The Strategic Role of Human Resource Managers in Achieving Gender Equality in Employment in Saudi Arabia
NORAH IBRAHIM ALSALHI
Saudi Digital Library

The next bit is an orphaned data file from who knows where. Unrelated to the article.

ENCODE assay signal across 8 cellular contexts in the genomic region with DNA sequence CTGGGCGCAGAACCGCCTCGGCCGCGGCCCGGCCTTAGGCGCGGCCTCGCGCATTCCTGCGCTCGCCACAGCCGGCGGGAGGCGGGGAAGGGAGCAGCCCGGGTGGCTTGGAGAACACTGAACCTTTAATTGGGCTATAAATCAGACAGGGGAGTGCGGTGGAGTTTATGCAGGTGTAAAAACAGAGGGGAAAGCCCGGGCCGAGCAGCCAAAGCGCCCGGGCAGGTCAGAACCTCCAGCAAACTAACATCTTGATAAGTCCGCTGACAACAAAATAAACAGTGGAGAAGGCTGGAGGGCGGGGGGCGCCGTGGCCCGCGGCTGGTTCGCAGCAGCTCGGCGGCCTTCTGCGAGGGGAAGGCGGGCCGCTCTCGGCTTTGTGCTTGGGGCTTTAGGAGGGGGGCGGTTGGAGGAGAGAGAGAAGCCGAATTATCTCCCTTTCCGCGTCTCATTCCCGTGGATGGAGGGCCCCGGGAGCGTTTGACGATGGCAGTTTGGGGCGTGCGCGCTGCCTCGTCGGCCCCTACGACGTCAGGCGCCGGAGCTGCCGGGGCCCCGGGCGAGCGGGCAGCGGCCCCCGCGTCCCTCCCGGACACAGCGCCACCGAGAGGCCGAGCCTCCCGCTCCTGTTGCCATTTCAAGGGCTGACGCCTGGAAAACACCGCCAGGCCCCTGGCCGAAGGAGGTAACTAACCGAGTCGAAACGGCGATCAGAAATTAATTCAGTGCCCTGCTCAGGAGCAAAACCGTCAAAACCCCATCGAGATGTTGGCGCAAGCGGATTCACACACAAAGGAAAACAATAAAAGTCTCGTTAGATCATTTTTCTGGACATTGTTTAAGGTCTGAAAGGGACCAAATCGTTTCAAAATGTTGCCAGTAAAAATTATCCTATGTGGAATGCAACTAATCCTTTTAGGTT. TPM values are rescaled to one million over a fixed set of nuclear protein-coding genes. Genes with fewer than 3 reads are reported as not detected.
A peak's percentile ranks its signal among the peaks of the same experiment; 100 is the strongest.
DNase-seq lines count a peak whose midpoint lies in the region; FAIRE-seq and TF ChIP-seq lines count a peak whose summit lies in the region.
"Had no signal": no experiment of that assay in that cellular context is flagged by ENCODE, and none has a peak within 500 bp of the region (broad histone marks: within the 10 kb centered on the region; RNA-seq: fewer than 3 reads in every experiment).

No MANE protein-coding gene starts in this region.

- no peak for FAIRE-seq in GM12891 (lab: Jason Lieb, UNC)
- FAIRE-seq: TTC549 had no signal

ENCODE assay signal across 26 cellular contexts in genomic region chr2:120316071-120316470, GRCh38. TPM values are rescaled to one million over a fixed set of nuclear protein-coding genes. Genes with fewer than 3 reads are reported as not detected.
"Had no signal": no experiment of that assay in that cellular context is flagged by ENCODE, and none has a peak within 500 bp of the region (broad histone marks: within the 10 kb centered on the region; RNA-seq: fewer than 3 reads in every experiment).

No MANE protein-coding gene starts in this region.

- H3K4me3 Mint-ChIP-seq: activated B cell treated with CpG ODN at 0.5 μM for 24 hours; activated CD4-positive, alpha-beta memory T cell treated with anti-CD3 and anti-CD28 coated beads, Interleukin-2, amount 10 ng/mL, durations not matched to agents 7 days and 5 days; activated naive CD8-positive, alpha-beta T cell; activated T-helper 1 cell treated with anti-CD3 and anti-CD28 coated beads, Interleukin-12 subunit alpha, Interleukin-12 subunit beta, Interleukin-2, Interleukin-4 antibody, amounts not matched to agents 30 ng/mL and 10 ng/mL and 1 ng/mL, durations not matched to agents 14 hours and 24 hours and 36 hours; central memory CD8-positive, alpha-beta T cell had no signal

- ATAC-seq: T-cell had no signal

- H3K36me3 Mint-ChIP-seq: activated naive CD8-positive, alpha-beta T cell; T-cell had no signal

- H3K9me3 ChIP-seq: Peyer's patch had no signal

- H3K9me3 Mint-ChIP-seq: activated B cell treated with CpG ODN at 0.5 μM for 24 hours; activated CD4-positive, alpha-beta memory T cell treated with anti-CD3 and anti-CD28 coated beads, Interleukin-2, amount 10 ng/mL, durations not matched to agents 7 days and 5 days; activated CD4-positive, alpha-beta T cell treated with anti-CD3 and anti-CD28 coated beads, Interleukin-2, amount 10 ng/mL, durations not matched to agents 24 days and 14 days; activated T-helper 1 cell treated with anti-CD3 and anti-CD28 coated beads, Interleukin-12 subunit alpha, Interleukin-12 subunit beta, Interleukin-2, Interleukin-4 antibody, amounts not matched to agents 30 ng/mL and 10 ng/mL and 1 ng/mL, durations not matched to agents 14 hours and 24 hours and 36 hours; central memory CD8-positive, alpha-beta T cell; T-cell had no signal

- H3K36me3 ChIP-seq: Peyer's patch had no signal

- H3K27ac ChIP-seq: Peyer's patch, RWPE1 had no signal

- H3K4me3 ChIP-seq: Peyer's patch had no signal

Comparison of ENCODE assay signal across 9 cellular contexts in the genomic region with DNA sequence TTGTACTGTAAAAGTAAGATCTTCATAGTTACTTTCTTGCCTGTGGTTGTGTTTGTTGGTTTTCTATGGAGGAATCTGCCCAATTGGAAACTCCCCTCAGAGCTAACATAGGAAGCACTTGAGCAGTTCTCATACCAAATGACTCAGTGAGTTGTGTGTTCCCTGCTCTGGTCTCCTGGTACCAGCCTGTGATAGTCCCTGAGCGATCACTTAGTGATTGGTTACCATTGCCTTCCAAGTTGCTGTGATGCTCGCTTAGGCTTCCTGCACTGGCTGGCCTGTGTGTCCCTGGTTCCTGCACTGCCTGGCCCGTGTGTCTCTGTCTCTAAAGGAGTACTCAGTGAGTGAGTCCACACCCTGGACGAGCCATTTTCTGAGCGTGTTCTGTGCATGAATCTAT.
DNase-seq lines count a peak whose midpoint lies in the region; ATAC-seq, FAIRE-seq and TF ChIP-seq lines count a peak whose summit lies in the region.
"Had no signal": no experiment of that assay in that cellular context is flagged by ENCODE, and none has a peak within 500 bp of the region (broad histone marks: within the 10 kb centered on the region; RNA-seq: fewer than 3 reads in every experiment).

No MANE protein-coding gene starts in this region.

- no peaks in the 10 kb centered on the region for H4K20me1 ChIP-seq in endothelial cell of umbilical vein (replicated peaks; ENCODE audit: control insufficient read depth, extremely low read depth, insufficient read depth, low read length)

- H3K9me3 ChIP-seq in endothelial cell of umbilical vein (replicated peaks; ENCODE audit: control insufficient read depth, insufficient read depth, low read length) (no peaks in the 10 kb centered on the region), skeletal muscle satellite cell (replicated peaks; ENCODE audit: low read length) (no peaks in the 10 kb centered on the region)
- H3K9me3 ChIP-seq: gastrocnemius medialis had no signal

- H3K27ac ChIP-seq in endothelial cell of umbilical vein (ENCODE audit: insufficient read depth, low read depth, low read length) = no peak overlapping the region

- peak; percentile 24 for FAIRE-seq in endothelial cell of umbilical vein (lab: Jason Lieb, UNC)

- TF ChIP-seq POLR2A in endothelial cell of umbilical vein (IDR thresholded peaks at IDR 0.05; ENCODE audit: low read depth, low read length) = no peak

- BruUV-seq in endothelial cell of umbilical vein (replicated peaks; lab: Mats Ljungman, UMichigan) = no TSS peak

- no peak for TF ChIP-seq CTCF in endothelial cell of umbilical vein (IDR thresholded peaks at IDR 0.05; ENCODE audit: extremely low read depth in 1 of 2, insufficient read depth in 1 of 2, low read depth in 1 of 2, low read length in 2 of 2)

Saudi Arabia has begun a series of significant changes aimed at accelerating the modernisation of their economic and social systems, including those targeted at strengthening the roles of women within the economy and society. This study examines the role of human resource managers in achieving gender equality in employment in Saudi Arabia, relying on secondary research to obtain information. Institutional theory is applied to discover the factors which influence human resource management practises in Saudi Arabia, the varied rates of development in the pillars (cognitive-cultural, normative, and Regulatory). From the research, it was found that the rate of development at the cultural-cognitive and normative levels is slower than the rate of change at the regulatory level. This means that change is occurring at a fast pace in Saudi Arabia for the laws and regulations but not for the culture,which puts human resource managers in a difficult situation as they are forced to develop a strategy which accounts for all these factors. In addition, as there are no previous studies on the strategic role of human resource managers regarding gender equality in employment in Saudi Arabia, the model by Ulrich (1997) is selected. This model helps managers and policymakers understand and determine how and to what degree human resource managers are involved in achieving gender equality by measuring the four roles of the human resource managers that the model provide (Ulrich, 1997). Finally, we provided many suggestions, such as implementing Ulrich’s model (1997) by using a survey to determine how and to what degree human resource managers practise the four roles of a human resources manager. Secondly, to achieve gender equality in employment, the human resource manager must adopt several practises to increase the number of women and attract them to the work environment in the organisation. To do so, the organisation must provide more flexibility and support during pregnancy and provide them with training courses to manage their extreme workloads.